Have you been hearing the buzz about Litsy? It’s a social media app for readers (iOS only for the moment, I’m afraid, please don’t yell at me, I didn’t develop the app) that is kind of like if Instagram and Goodreads had a beautiful, perfect baby. You can read a little about it on their website. I’m kind of obsessed.
What I like about Litsy, perhaps paradoxically, are its strict limitations. You can basically do only three things to add content to your page: quote from a book you’re reading, blurb a book you’re reading, and review a book you’re reading. Litsy forces you to tag a book title for every post, so this keeps the community focused on reading in a really satisfying way. Each one of these posts can be a picture, or text, or both. When viewing content in your feed, you have only three options: add a book to one of your stacks (read, to read, or currently reading), make a comment, or like a quote/blurb/review from another reader. As you add content and engage with other readers, you accumulate a score.
Here’s what the profile page looks like:
The little glasses indicate what I’m reading right now, the lightning bolt shows me comments and likes and such, and Litfluence is my score within the community. (I felt good about breaking 500 until I saw that the inimitable Liberty Hardy broke 10,000 this week, because of course she did.) If you’re comfortable on Instagram, you’ll take to Litsy like a duck to water — it’s the same basic principle. Pictures, comments, likes, and tagging.
For me, this app has been a bit of a revelation. I love bookish Instagram and Twitter, but there’s something great about a dedicated space for bookish folks. And while I know lots of people love Goodreads, I pretty publicly broke up with that site a while ago for what I think are some really great reasons (namely: harassment), and I’ve seen a lot go wrong with the way authors approach the platform. I didn’t realize how much I needed a dedicated app for my reading until Listy came along and reminded me.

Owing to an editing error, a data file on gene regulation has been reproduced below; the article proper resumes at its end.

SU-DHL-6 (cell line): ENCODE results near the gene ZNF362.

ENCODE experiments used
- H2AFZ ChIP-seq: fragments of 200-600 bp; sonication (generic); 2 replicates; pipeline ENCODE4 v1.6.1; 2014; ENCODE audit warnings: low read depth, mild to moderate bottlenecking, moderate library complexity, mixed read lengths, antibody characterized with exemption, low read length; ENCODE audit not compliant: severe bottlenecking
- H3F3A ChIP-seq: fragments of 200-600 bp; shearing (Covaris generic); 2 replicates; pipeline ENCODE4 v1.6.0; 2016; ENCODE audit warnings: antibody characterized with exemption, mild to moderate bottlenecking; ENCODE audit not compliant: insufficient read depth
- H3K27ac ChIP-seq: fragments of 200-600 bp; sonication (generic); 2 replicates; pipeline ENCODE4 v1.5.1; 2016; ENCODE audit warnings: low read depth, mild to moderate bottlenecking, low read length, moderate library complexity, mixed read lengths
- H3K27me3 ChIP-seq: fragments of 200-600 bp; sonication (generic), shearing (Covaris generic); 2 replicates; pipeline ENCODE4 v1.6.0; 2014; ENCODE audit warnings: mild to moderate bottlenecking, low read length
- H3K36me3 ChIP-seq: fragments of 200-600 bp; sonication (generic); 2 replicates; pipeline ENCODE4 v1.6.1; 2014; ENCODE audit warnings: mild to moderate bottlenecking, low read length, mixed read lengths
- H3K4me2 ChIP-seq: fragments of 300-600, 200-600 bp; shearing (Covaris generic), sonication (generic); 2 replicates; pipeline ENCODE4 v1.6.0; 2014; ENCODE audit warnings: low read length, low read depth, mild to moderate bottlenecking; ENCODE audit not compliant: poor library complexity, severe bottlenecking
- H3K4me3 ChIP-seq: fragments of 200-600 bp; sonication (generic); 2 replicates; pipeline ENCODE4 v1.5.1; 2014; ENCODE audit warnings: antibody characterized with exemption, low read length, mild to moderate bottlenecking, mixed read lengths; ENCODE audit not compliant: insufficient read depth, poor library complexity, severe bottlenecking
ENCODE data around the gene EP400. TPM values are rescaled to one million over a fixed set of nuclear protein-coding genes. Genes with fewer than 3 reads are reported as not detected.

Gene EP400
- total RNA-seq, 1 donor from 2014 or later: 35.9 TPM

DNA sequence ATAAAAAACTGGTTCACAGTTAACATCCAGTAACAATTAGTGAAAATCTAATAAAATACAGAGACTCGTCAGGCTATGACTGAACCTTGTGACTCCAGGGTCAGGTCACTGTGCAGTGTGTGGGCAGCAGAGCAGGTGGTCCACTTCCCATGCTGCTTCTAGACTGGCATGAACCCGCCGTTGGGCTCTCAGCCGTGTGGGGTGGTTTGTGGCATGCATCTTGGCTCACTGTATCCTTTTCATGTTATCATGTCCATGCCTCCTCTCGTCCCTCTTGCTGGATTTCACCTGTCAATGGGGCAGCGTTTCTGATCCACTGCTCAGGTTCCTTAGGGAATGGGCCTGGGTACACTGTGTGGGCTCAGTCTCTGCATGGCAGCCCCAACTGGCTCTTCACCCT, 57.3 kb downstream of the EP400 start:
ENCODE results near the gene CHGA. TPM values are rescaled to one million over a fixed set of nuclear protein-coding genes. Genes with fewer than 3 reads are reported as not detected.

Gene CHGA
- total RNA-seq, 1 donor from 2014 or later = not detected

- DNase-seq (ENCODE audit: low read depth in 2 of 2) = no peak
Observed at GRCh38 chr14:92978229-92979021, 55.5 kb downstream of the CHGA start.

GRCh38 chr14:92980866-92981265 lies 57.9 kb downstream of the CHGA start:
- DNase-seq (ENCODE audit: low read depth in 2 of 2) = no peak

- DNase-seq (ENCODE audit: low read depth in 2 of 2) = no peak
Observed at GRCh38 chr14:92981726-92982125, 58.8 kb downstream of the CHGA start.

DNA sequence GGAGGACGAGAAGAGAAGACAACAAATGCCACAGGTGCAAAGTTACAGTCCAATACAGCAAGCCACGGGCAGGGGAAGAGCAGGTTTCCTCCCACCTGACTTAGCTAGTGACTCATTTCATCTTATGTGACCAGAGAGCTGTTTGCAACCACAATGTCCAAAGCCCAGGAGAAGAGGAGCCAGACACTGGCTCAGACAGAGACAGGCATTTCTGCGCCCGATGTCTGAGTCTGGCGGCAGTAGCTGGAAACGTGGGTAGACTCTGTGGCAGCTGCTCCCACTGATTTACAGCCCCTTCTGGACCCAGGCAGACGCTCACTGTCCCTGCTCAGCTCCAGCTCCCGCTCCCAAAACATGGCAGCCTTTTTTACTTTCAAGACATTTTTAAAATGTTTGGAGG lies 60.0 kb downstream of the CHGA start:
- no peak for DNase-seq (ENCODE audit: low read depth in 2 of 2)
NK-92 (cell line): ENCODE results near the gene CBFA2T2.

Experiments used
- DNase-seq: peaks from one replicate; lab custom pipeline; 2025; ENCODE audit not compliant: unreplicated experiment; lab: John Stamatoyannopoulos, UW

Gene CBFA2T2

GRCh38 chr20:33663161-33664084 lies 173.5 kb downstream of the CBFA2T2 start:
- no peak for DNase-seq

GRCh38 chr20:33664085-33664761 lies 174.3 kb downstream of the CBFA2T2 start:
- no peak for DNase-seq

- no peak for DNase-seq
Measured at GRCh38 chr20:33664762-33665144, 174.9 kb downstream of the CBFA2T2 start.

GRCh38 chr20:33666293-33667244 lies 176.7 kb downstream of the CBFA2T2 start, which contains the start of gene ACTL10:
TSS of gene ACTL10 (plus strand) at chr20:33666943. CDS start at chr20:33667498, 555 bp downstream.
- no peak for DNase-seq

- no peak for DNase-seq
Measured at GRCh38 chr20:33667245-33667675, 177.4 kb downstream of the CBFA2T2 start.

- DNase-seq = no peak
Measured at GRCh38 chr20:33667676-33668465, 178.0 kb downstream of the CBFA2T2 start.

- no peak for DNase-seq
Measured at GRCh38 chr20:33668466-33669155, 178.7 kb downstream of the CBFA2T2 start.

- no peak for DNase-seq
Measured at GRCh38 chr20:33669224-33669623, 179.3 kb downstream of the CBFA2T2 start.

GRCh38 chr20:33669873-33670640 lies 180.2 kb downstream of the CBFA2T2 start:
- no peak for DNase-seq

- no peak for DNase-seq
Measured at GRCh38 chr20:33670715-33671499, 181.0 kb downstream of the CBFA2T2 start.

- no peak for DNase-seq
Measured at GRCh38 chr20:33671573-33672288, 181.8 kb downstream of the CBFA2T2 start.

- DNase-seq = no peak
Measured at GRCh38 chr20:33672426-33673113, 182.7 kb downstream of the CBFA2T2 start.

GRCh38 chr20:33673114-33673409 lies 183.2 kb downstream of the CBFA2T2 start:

There are a bunch of things I love about Litsy that sets it apart and makes it, in my opinion, a safer space than Goodreads has become:
- No private messaging. No connection to my other social networks. Just me and my books. Comment publicly or don’t, but there’s no option to secretly message someone. I got a lot of shady messages on Goodreads, and I never found the reporting function satisfactory. I’d rather not deal with it at all.
- No privileged author space. There’s nothing stopping authors from joining the community and posting their books, but it’s set up to be reader-focused first. I would probably stop following someone who only ever posted about their own work, and then I’d never have to see their posts if I didn’t seek them out.
- Limited rating options for review. No stars or scales. Just like, so-so, pan, and bail. Do you know how long I used to agonize over stars on Goodreads? Now great books get a like, meh books get a so-so. It’s easy, intuitive, and takes about five seconds to do.
- Litfluence. I love gamification. It works for me every time. I have apps that reward me for my focused no-phone time by growing trees, that reward me for drinking water by growing plants, that reward me for taking steps by giving badges. This stuff works for me. Seeing my Litfluence score tick up — slowly as it has been happening these days — gives me enormous pleasure. And it reminds me to pick up a book instead of scrolling through Twitter aimlessly.
If you’ve taken the plunge with Litsy, share your username in the comments and give us your review. (And add me so we can look at each others books! I’m brenna. Because I got in early enough to get my first name. Win!)